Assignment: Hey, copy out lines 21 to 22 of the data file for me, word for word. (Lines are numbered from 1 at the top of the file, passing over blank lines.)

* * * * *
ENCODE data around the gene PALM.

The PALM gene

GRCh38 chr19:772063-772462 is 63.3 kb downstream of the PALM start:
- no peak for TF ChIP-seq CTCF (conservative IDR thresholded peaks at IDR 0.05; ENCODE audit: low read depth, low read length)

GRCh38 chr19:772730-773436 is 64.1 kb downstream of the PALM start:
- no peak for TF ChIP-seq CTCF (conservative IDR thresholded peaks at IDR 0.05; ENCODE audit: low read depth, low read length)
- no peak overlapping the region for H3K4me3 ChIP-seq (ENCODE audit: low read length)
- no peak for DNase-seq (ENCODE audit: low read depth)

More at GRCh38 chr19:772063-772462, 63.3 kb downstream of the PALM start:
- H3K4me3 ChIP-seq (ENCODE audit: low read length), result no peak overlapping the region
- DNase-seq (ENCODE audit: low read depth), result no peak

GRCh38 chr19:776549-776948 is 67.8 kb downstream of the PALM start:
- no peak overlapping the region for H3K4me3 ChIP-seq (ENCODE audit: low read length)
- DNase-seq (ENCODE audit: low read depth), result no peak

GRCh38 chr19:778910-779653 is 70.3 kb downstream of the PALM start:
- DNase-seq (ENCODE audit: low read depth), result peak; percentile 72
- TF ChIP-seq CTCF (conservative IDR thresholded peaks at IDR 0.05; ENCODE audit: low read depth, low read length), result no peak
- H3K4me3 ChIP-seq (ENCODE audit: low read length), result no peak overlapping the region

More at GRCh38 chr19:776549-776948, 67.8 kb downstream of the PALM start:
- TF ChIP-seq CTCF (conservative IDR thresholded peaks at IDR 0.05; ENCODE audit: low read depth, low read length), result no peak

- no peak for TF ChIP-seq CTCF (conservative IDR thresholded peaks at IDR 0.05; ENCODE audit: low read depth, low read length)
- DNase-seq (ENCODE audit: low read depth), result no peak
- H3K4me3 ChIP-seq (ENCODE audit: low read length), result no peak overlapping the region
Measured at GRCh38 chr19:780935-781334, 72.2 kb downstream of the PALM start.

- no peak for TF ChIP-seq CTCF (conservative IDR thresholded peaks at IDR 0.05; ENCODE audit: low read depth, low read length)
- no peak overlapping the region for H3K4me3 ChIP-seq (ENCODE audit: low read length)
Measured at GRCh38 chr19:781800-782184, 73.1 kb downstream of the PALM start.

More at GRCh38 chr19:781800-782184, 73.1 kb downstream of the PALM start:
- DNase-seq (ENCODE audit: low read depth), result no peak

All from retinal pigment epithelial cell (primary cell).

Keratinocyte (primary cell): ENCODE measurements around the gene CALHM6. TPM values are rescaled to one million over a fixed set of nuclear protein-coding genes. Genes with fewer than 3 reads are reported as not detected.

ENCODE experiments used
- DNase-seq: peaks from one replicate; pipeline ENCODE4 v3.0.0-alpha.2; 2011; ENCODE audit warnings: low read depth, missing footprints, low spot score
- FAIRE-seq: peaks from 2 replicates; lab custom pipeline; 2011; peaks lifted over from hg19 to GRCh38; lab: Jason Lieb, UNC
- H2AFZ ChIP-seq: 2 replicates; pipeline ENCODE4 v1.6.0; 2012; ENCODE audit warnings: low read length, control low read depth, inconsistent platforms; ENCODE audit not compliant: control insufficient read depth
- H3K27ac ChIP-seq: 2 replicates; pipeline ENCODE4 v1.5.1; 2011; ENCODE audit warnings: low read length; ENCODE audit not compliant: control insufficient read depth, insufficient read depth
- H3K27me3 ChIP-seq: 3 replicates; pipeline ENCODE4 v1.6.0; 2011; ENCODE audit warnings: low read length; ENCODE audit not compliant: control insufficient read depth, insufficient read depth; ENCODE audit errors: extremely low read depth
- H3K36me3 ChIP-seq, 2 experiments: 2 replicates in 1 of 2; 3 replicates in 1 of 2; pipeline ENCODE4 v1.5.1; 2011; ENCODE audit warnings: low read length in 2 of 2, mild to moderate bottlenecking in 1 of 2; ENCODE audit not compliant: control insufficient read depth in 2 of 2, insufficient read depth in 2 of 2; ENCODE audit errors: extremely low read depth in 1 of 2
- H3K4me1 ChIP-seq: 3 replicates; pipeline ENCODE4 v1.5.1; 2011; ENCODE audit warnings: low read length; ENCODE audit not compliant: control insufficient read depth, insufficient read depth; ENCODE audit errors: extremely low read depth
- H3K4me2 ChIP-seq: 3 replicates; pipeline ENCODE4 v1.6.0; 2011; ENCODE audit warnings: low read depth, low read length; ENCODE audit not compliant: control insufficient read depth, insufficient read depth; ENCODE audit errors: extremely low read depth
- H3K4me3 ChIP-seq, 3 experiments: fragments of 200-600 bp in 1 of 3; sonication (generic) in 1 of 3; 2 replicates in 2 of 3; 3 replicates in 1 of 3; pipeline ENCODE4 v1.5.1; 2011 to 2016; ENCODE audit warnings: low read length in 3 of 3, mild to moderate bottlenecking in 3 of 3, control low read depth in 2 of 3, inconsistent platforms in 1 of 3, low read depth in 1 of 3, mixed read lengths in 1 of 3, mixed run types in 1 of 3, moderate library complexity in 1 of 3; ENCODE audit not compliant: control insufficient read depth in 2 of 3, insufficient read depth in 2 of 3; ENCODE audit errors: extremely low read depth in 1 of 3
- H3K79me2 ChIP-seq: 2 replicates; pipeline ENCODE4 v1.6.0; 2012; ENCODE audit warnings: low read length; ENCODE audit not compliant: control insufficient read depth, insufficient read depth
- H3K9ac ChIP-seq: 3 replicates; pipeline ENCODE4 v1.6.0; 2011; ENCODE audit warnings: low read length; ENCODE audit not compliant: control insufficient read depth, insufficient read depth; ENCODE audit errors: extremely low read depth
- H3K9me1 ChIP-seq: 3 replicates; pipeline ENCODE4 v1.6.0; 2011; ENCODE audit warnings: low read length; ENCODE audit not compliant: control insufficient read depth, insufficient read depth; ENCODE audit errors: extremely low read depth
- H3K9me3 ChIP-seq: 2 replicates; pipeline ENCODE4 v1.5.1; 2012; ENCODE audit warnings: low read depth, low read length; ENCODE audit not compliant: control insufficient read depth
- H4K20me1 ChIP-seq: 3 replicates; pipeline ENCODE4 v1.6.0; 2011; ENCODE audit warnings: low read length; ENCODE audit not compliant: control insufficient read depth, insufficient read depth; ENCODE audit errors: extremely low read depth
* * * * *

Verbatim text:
- no peak for TF ChIP-seq CTCF (conservative IDR thresholded peaks at IDR 0.05; ENCODE audit: low read depth, low read length)
- DNase-seq (ENCODE audit: low read depth), result no peak